An adjective in Spanish or in English is a word used to describe a noun (for example: size, color, shape, etc.).
An adjective agrees in gender and number with the noun it modifies. Similar to nouns, an adjective usually end in -o for masculine and -os for masculine plural; -a for feminine and -as for feminine plural.
un hombre gordo
una novia fea
unos hombres gordos
unas novias feas
a fat man
an ugly girl
some tall men
some ugly girls
There are also some adjectives whose masculine singular ends in a consonant and form the feminine by adding -a:
un amigo frances
una amiga francesa
a French friend (male)
a French friend (female)
Some other adjectives ending in a consonant take the same form for both masculine and feminine:
un chico joven
una chica joven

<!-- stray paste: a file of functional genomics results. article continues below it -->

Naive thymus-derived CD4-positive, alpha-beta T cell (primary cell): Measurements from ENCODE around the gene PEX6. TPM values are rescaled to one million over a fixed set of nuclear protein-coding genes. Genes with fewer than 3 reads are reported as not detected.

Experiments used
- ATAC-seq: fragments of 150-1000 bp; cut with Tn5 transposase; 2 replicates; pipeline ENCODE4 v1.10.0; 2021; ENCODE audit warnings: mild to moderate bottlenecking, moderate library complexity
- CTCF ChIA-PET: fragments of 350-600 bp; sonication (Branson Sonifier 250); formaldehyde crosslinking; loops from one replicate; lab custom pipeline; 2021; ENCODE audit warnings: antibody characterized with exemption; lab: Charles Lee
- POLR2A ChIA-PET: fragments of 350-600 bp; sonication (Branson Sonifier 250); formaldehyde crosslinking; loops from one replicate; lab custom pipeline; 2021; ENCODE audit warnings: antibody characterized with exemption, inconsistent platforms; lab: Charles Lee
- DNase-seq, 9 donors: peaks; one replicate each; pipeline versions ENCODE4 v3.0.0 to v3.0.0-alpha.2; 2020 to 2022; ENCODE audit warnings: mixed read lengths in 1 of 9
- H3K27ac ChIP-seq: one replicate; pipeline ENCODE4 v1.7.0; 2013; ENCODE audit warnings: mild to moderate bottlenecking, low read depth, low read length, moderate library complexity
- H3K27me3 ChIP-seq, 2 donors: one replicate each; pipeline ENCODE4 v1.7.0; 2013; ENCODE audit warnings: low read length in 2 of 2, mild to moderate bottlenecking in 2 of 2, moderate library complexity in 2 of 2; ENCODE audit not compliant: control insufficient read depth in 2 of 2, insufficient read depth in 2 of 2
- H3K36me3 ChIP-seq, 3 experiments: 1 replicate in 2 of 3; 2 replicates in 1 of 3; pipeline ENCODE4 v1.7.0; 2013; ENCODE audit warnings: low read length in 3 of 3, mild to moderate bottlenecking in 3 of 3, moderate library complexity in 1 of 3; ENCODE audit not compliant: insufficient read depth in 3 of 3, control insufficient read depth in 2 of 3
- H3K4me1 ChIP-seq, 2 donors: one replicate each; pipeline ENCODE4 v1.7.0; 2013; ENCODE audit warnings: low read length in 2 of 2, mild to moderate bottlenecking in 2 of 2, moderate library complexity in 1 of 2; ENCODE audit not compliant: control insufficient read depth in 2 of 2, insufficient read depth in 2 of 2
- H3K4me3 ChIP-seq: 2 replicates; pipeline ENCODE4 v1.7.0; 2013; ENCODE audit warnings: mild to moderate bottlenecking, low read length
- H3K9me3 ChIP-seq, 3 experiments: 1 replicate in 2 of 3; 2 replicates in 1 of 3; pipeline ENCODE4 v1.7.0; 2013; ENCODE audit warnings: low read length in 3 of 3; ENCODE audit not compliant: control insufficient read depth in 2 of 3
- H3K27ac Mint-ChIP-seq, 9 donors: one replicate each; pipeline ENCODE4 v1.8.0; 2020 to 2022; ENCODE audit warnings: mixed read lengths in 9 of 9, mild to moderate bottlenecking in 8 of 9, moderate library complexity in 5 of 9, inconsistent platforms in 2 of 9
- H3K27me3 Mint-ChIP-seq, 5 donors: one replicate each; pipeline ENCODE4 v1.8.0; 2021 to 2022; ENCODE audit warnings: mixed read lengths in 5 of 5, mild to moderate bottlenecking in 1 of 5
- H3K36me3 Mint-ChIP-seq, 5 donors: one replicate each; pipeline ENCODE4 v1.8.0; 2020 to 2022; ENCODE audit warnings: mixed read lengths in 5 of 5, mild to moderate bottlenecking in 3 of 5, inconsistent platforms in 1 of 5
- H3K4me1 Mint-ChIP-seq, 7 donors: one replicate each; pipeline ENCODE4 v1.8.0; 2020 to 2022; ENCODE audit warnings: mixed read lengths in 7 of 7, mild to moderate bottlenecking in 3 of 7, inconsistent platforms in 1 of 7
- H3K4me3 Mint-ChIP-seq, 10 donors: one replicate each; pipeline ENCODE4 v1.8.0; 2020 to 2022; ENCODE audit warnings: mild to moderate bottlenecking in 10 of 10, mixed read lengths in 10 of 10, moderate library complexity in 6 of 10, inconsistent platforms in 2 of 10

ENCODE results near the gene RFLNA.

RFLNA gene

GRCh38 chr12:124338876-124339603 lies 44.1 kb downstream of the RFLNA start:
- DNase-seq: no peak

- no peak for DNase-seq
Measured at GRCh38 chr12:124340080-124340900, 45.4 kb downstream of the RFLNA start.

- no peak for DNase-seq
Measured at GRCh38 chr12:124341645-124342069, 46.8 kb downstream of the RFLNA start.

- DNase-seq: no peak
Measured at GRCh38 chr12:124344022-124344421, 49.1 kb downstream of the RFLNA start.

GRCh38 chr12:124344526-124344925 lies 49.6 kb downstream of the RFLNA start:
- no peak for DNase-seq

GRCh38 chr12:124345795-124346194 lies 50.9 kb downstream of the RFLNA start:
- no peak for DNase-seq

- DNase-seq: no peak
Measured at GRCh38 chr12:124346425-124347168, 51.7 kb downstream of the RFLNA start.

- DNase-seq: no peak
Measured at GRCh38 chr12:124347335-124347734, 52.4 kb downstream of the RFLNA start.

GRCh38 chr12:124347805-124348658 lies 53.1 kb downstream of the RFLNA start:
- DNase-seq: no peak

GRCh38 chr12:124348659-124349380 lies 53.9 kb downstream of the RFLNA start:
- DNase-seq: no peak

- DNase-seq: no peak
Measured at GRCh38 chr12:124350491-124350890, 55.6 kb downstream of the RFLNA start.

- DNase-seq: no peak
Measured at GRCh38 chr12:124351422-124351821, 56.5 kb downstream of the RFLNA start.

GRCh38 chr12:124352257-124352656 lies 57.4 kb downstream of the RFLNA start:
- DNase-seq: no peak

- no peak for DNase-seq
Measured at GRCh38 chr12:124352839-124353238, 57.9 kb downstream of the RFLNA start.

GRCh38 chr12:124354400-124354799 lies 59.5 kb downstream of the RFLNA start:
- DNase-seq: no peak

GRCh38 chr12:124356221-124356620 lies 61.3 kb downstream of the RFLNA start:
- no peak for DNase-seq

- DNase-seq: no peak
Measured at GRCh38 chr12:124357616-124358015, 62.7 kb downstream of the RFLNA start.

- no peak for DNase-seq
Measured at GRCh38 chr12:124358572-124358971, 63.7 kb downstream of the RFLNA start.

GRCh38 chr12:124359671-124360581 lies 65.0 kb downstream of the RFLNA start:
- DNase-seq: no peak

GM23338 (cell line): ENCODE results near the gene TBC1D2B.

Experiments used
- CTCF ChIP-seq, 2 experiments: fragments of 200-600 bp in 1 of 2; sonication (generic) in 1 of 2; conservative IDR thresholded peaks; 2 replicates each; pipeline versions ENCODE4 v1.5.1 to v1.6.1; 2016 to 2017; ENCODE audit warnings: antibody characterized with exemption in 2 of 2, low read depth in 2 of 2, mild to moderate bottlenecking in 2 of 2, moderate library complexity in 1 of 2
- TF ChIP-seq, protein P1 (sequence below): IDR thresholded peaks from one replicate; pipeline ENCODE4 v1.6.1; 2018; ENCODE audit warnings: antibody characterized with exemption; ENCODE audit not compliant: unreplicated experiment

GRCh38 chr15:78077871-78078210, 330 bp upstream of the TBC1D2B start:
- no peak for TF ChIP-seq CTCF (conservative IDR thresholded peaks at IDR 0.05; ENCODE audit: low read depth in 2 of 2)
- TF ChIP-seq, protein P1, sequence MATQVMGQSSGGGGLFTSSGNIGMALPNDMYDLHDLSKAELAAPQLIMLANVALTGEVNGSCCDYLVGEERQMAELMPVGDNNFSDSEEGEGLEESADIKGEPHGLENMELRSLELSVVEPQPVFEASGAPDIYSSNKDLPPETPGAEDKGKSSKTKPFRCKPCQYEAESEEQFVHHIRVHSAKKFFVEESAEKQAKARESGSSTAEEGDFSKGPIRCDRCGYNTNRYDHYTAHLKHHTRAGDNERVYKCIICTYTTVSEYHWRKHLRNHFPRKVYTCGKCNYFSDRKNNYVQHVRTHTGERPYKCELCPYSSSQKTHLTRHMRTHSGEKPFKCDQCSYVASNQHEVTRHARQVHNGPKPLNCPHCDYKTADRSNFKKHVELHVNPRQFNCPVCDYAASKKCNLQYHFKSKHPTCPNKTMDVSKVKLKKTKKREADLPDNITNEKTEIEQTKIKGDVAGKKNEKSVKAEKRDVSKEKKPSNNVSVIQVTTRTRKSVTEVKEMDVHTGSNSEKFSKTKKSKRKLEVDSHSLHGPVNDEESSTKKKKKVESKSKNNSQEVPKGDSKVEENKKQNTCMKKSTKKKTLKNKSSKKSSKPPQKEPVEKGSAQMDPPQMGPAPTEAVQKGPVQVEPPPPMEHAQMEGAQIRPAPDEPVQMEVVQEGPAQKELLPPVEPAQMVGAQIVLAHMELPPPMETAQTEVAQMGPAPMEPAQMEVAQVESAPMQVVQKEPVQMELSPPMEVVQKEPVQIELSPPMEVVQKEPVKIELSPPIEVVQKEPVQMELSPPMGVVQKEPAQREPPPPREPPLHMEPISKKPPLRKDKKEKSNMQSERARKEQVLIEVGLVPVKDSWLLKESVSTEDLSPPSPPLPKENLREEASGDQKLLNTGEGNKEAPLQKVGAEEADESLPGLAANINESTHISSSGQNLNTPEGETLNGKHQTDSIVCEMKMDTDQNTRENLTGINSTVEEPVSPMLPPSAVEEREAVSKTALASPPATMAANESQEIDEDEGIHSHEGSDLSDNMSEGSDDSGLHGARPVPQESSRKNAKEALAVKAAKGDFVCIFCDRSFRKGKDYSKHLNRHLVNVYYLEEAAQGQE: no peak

a young boy
a young girl
Spanish adjectives are different from English adjectives. In English, adjectives are found before the noun, while in Spanish usually they're found after the noun. Also spanish adjectives agree in gender and number with the noun they modify.
Usually descriptive adjectives follow the nouns they modify
una ciudad sucia
a dirty city
When they precede the noun, such adjectives change meaning to a less literal sense.
El es un hombre pobre
El es un pobre hombre
He is a poor man (without money)
He is a poor man (with problems)
Possesive adjectives are used to show ownership or possession.
Spanish Possessive adjectives agree with the nouns they modify.
They agree with the thing possessed, not with the person.
The Possessive adjective nuesto (our), agrees in gender and number with the noun.
our (masculine singular)
our (feminine singular)
our (masculine plural)
our (feminine plural)